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Cesarian section (C-section)
















What is a Cesarian section?

Cesarian section

Up to 20% of births are by Cesarian section; it is a surgical procedure that usually involves an incision being made just above the pubic area, in the 'bikini line'. The uterus is then also split, allowing the baby to be delivered through these openings. The uterus and abdomen are then stitched closed. Cesarian section is often performed under epidural anaesthesia, whereby an injection in the back makes the lower body go numb, but you can still be awake to see baby as soon as they are born.




Why would a Cesarian section be performed?

This procedure may be either planned (termed 'elective'), or unplanned ('emergency'). An elective Cesarian may be planned if it is felt that baby's head will be too large for routine delivery, baby is lying in a breach position (head upwards), or if you have any medical problems that may cause risks through vaginal delivery (such as high blood pressure). It may occasionally be deemed safer to have a Cesarian section if you have had one or more previous Cesarians, although vaginal delivery is still often encouraged.

An emergency Cesarian section is needed if baby is thought to be at risk during normal vaginal delivery. This may be due to factors such as placental bleeding or cord prolapse. The same operation is performed as above.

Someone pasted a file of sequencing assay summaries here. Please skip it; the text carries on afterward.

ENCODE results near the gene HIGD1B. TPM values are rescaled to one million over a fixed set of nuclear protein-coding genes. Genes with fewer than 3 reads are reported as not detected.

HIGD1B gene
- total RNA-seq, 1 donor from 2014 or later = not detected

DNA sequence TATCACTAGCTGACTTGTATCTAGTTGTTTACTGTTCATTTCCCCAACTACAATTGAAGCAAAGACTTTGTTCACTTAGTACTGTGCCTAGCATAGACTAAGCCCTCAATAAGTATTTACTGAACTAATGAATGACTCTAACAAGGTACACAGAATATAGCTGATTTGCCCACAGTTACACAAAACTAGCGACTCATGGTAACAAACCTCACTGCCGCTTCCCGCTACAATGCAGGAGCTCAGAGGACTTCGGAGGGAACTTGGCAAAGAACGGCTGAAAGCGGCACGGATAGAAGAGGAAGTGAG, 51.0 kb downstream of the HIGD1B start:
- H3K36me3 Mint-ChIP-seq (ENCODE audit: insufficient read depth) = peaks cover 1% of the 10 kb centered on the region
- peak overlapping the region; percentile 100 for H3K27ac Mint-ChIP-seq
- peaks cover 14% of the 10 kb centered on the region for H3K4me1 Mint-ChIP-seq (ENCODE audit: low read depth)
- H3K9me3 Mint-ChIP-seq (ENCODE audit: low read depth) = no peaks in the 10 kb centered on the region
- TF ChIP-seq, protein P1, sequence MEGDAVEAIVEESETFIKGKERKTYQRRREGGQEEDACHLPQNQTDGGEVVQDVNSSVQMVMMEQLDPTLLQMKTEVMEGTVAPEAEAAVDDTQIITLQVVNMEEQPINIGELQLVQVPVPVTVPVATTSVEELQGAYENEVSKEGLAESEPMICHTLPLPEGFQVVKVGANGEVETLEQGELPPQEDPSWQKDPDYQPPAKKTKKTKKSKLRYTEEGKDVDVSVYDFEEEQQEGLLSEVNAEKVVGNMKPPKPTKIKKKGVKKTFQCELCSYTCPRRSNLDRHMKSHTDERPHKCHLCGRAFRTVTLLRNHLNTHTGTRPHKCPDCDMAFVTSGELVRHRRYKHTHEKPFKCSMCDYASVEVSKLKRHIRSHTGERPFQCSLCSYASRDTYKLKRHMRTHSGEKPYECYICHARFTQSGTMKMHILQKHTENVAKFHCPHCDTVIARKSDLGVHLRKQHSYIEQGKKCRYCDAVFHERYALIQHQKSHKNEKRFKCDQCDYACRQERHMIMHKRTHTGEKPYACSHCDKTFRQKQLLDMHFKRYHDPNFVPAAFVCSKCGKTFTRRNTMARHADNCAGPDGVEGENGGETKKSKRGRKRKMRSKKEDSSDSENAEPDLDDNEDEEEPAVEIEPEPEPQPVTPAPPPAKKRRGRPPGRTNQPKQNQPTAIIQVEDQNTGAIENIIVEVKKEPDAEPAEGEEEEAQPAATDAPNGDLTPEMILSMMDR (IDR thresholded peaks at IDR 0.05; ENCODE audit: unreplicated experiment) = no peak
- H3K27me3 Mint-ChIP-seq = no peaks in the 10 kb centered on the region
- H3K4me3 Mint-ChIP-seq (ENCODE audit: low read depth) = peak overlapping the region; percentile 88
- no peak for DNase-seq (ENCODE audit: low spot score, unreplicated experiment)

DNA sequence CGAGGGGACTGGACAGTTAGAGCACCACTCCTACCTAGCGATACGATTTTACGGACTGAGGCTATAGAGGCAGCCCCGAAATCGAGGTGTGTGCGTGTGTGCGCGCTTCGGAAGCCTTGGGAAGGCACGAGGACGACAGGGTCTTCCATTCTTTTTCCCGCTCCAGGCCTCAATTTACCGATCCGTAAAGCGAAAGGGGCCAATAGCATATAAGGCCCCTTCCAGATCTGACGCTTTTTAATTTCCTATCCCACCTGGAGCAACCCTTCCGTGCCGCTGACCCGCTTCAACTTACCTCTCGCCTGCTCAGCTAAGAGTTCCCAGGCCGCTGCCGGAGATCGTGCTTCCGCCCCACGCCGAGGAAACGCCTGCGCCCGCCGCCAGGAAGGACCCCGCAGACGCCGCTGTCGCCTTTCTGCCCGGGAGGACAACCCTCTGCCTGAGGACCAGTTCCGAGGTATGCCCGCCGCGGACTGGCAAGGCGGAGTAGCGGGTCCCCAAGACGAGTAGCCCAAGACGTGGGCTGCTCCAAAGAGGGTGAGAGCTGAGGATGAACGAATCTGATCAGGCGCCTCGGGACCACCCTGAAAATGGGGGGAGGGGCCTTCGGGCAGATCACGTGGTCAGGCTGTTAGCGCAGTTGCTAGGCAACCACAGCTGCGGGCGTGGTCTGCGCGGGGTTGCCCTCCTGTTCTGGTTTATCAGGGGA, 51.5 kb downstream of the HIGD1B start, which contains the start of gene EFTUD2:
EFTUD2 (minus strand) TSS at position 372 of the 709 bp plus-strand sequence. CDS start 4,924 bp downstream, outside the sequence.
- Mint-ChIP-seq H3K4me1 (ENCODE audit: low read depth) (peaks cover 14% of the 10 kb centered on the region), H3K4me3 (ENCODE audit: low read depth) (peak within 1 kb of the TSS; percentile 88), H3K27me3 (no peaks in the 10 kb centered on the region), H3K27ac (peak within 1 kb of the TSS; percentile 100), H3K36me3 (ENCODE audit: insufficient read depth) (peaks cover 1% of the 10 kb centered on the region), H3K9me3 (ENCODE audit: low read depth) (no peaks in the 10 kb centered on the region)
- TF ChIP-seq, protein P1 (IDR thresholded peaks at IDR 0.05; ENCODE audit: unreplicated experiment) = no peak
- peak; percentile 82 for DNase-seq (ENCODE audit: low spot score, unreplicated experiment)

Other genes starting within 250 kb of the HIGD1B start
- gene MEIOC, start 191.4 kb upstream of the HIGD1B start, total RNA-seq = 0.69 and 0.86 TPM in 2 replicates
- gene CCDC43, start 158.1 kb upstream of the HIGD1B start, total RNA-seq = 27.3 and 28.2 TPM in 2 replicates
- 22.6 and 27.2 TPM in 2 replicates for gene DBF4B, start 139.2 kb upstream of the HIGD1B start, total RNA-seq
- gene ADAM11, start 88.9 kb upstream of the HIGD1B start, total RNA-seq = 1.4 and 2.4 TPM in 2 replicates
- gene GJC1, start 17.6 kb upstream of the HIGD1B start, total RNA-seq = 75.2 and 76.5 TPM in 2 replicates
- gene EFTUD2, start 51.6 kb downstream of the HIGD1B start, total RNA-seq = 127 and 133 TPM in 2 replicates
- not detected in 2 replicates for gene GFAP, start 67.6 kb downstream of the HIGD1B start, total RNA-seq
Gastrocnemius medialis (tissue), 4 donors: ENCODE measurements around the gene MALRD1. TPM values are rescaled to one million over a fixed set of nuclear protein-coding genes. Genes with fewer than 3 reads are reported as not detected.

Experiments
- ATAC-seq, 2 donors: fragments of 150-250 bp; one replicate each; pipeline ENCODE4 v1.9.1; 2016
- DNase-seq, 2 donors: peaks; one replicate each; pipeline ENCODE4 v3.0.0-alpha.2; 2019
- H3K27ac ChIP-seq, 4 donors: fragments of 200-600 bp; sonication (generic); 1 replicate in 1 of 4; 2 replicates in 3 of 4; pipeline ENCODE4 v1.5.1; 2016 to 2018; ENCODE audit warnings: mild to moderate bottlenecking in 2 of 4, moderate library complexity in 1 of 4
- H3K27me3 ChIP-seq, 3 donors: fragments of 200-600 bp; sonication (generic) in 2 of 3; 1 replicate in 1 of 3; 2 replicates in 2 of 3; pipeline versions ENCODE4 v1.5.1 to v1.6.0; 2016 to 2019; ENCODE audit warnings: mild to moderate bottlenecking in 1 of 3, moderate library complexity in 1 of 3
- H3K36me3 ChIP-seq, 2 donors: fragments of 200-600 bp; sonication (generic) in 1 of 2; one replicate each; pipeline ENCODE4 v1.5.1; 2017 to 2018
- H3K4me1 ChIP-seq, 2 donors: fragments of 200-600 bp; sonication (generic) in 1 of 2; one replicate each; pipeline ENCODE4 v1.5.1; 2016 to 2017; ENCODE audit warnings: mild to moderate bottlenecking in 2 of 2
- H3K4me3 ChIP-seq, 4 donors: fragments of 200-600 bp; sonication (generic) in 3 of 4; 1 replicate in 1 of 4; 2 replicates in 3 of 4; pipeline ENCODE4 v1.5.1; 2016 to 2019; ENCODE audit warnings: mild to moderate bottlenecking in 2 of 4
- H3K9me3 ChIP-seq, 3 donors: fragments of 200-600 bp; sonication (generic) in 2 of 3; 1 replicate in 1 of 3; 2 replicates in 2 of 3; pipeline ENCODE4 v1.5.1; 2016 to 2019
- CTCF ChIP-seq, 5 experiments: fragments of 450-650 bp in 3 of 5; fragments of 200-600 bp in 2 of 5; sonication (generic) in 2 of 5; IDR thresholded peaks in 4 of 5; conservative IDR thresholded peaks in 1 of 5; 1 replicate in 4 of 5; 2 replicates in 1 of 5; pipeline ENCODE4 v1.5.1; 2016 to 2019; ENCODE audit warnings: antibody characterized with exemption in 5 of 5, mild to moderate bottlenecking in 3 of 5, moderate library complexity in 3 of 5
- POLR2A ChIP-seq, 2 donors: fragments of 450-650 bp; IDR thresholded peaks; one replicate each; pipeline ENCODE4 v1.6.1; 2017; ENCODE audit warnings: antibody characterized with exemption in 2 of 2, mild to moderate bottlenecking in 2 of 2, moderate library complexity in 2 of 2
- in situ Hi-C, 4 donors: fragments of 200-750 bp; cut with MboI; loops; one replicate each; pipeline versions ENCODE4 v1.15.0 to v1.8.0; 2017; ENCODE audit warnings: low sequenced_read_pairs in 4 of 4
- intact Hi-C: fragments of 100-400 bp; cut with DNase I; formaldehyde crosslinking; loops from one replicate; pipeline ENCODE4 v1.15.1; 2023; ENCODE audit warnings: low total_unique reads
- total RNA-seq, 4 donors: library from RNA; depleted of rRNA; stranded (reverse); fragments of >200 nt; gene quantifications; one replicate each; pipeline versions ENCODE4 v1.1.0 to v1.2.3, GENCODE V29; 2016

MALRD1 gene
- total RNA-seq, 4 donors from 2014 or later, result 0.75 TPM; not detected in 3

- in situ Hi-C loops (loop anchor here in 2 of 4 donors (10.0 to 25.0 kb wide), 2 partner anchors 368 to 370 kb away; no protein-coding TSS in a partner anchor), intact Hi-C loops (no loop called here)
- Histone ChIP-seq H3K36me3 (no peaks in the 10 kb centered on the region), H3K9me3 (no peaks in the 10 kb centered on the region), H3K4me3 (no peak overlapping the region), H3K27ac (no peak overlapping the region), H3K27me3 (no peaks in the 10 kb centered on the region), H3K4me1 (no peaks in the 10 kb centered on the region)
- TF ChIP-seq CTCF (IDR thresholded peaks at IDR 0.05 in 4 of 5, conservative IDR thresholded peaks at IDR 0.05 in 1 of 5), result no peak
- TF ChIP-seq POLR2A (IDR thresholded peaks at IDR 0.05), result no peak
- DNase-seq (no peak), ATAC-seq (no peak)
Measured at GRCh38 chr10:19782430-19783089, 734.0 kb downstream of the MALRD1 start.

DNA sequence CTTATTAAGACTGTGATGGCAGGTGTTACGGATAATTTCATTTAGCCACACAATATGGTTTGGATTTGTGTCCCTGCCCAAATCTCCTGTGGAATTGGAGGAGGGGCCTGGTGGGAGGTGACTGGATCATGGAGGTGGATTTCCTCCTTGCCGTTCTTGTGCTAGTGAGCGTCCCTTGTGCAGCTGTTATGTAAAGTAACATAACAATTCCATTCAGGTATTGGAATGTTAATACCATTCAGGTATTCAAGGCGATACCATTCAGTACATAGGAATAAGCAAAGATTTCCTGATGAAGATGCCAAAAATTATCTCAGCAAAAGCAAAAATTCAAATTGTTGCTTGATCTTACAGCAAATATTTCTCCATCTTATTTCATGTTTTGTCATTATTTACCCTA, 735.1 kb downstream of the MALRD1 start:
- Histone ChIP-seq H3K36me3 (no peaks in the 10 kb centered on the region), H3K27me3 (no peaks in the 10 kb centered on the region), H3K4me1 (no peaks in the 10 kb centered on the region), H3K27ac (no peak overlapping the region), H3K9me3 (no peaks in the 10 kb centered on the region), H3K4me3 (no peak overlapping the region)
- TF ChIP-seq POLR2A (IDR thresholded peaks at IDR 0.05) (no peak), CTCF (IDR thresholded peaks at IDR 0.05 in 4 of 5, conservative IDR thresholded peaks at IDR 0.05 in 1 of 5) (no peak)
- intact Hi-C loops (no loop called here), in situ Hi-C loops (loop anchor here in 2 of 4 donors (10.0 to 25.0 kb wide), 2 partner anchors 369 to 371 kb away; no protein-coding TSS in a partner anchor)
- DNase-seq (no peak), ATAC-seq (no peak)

What scar will I have after Cesarian section?

The most common scar is one that runs in the bikini line, just above the pubic area. Absorbable stitches are often used and the scar usually fades to a fine pale line.

Rarely, a vertical incision may be needed for a Cesarian section, which runs from the pubic area to the belly button.


What are the risks of Cesarian section?

The risks of a Cesarian section are similar to those of most types of surgery. These include lumpy or stretched scars, bleeding that may require transfusion or return to theatre, infection, and very rarely blood clots in the calf or lungs. Whilst these risks are uncommon, it is important to realise they can be serious and potentially even life-threatening.


What happens after the Cesarian section?

You will be given painkillers after the surgery, and it is common to be walking about the next day. Most mothers leave hospital after 4 or 5 days.


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You may also be interested to read our article on Pregnancy


Any procedure involving skin incision can also result in unfavourable scarring, wound infection, or bleeding. This list of risks is not exhaustive, and you should discuss possible complications with your specialist. Whilst these risks will seem very worrysome, and indeed can be serious, it should also be borne in mind that many people have no postoperative problems whatsoever.

The information provided is for guidance only and you should discuss matters fully with your specialist before deciding if this is the right procedure for you. Please also read our disclaimer






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